Royal Philips Electronics followed the path of Thomson this month in deciding to license off it Philips and Magnavox brands for TVs in North America to Funai, stepping away from years of effort trying to make a profitable business in the price-aggressive U.S. market.
Like Thomson, which licensed off its RCA and Proscan lines to Asian manufacturers in recent years, Philips opted to let someone else take over the fight for dwindling profit dollars from its well-featured and highly differentiated TV products under the Philips line and more price-aggressive, mass-merchant-focused TV offerings under Magnavox.
The five-year minimum agreement, which takes effect Sept. 1, will give Philips royalty payments in exchange for Funai’s right to use the Philips and Magnavox brand names for consumer television offerings in Canada and the United States. The agreement is renewable.
Funai has been a long-time manufacturer of products for Philips and had licensed its former Sylvania brand for LCD TVs and other products in North America from rights-holder Siemens, to join its family of brands including Funai, Symphonic and Emerson. Under a previous deal, Funai also produced Magnavox and Philco (another Philips brand) digital-to-analog converter boxes sold under the federally administered DTV converter-box coupon program.
The move was the next step in Philips president and CEO Gerard Kleisterlee’s 2010 strategy, which was spelled out in January with the creation of the Philips Consumer Lifestyle company. That action merged the consumer electronics and DAP (personal care appliances) divisions.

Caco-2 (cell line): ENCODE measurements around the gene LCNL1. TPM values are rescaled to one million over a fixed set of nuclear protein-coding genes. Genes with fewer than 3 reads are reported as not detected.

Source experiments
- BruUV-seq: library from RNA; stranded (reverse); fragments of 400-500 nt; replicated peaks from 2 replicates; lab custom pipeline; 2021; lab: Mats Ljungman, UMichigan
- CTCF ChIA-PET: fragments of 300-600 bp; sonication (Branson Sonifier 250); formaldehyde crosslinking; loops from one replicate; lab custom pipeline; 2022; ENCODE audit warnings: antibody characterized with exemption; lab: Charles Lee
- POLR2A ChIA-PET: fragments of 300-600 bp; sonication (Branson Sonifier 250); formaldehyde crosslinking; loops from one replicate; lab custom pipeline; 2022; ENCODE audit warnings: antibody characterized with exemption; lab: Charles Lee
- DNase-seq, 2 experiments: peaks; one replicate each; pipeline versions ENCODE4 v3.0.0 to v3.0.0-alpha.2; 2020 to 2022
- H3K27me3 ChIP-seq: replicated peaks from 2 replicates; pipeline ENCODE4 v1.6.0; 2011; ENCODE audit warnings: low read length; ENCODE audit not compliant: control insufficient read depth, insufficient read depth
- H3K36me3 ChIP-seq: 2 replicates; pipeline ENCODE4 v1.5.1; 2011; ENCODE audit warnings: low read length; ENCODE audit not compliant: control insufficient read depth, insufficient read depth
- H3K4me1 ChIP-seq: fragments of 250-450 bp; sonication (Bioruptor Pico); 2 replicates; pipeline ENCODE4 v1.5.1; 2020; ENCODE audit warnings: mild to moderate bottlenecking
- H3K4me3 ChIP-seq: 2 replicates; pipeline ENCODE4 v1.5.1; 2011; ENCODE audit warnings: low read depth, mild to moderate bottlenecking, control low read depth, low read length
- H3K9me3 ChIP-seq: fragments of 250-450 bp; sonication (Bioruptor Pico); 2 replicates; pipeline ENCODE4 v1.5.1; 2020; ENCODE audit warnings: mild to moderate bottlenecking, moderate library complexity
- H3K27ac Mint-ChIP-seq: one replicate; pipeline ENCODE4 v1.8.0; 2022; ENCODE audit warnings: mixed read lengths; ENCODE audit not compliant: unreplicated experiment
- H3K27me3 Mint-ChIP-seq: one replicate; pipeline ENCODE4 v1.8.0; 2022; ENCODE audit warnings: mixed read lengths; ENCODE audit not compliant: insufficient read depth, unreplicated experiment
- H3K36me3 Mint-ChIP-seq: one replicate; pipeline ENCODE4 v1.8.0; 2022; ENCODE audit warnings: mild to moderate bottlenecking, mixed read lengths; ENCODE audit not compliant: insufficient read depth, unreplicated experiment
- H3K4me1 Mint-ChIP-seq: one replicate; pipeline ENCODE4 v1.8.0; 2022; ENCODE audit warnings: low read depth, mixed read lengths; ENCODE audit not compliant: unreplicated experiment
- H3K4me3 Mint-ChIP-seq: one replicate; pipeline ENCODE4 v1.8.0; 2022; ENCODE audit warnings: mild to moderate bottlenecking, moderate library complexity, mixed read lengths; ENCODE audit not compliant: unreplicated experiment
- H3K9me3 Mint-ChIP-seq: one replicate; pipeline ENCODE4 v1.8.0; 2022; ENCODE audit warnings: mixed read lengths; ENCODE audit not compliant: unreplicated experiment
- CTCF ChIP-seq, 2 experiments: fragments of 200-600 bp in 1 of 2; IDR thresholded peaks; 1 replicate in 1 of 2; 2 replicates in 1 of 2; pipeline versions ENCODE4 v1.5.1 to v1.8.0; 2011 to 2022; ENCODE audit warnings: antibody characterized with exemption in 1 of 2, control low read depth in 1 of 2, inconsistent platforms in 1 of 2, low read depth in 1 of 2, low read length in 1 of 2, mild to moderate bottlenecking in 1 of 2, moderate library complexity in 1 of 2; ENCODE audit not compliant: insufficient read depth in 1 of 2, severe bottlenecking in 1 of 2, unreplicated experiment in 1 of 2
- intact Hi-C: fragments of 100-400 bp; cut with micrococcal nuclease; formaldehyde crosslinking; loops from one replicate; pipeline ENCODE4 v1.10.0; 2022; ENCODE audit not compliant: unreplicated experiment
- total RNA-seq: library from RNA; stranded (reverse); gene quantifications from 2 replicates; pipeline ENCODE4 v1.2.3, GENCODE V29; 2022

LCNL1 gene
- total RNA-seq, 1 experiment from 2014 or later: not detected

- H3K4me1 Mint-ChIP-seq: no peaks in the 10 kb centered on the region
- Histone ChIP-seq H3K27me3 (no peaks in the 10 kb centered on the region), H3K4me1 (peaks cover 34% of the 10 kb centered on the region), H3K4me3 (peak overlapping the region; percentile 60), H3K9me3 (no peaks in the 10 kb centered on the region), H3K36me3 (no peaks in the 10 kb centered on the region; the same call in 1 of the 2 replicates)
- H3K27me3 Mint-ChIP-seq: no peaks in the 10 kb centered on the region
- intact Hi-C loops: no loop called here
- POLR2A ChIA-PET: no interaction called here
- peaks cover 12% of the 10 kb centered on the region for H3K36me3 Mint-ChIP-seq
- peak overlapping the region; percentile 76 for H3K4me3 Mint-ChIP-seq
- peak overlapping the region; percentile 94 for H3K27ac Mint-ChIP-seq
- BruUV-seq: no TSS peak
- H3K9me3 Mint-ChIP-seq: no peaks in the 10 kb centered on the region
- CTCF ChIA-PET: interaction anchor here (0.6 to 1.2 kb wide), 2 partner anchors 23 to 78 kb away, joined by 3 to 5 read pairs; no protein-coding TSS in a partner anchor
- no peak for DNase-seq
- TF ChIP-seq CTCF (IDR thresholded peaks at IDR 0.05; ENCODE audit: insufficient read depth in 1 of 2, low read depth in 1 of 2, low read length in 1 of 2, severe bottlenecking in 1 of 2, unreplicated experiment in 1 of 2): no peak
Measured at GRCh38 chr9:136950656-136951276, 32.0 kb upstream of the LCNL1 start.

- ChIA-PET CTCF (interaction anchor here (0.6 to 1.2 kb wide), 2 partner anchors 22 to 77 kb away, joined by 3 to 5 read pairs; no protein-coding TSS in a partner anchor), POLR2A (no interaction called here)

The management agenda included finding solutions to cyclical profitability issues in connected displays in North America, said Todd Richardson, the newly appointed Philips Asia Pacifica Middle East and Africa (APMEA) business unit television marketing VP, who had previously worked with the company’s U.S. displays.
As for existing Philips consumer electronics television marketing and sales personnel, Richardson said the two companies have identified a transition plan, “and Funai has expressed strong interest in maintaining as much talent as possible in developing the new business.”
Philips stressed that the move will only impact Philips- and Magnavox-branded TVs in the United States and Canada. Philips will continue to maintain its TV brands in Latin America and other regions of the world.
“Philips remains committed to TV and we will absolutely maintain our presence in Europe and what we call the BRICA (Brazil, Russia, India, China and Asia) countries,” said Richardson.
Philips also said it will continue to take steps to improve the financial performance of its remaining television operations by further optimizing its existing global supply base and focusing its TV business on its strongest markets, especially in Europe and in key emerging countries.
The company has recently been divesting much of its interest in television component parts, including the formerly named LG.Philips LCD panel operation in South Korea.
Other Philips consumer business categories in North America under the consumer lifestyles division are not affected by the agreement and will continue to be manufactured, marketed and sold by Philips, the company said.
To cover the costs of the additional steps, and the costs associated with the transfer of the company’s North American TV activities to Funai, Philips will take total charges of up to $196 million during 2008.